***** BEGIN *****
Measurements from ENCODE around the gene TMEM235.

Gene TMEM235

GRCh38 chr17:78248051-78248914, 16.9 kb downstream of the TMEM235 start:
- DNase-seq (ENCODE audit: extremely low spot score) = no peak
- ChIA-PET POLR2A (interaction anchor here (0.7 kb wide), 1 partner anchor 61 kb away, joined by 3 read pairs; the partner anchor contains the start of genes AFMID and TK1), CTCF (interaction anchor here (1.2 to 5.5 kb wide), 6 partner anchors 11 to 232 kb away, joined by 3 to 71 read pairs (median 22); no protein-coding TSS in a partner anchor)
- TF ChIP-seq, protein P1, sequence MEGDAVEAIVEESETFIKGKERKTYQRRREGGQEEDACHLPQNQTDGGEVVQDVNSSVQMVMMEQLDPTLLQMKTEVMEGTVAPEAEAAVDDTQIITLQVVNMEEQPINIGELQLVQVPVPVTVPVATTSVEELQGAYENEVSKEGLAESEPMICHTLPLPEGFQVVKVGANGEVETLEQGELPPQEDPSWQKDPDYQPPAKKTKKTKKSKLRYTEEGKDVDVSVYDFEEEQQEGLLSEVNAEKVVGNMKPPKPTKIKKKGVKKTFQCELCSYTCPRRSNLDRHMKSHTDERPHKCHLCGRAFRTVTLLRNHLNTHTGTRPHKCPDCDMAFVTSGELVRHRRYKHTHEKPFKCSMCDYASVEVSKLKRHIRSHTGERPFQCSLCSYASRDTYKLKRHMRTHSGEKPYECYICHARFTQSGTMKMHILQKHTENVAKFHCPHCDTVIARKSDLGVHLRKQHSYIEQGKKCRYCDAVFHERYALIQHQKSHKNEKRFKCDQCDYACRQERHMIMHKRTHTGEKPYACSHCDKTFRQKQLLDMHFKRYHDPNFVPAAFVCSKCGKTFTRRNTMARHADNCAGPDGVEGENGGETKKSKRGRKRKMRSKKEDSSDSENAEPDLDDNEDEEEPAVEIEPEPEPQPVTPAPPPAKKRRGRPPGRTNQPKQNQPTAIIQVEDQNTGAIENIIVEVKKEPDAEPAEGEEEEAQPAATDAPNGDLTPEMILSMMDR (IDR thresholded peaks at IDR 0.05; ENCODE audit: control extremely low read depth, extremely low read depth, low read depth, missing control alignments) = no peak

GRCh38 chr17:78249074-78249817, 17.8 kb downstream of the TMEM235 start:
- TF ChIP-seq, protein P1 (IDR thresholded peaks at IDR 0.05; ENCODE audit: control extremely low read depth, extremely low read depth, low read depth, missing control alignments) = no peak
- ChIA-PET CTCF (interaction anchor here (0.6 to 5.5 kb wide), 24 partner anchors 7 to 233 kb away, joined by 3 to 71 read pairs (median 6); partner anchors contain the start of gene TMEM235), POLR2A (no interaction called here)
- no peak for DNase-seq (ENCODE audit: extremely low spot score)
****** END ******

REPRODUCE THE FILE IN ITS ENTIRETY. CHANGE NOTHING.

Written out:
Measurements from ENCODE around the gene TMEM235.

Gene TMEM235

GRCh38 chr17:78248051-78248914, 16.9 kb downstream of the TMEM235 start:
- DNase-seq (ENCODE audit: extremely low spot score) = no peak
- ChIA-PET POLR2A (interaction anchor here (0.7 kb wide), 1 partner anchor 61 kb away, joined by 3 read pairs; the partner anchor contains the start of genes AFMID and TK1), CTCF (interaction anchor here (1.2 to 5.5 kb wide), 6 partner anchors 11 to 232 kb away, joined by 3 to 71 read pairs (median 22); no protein-coding TSS in a partner anchor)
- TF ChIP-seq, protein P1, sequence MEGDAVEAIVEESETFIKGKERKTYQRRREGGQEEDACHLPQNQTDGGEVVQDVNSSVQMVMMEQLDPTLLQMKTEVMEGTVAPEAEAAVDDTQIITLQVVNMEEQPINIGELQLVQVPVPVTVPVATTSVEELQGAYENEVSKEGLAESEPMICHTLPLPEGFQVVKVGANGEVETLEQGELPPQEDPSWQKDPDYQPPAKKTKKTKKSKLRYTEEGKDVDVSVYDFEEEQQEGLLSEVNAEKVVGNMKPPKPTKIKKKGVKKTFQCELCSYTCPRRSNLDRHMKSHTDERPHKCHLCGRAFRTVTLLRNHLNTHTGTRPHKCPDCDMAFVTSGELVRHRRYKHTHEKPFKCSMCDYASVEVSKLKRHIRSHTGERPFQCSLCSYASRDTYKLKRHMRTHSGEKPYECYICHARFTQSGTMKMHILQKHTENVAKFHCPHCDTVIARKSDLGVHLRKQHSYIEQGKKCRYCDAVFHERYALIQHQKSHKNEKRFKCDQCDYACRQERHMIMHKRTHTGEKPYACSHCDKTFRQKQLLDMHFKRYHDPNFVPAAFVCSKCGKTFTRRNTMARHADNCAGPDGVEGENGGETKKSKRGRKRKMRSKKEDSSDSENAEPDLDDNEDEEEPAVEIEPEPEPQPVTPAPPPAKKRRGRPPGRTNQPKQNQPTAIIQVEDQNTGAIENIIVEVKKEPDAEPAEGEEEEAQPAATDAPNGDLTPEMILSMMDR (IDR thresholded peaks at IDR 0.05; ENCODE audit: control extremely low read depth, extremely low read depth, low read depth, missing control alignments) = no peak

GRCh38 chr17:78249074-78249817, 17.8 kb downstream of the TMEM235 start:
- TF ChIP-seq, protein P1 (IDR thresholded peaks at IDR 0.05; ENCODE audit: control extremely low read depth, extremely low read depth, low read depth, missing control alignments) = no peak
- ChIA-PET CTCF (interaction anchor here (0.6 to 5.5 kb wide), 24 partner anchors 7 to 233 kb away, joined by 3 to 71 read pairs (median 6); partner anchors contain the start of gene TMEM235), POLR2A (no interaction called here)
- no peak for DNase-seq (ENCODE audit: extremely low spot score)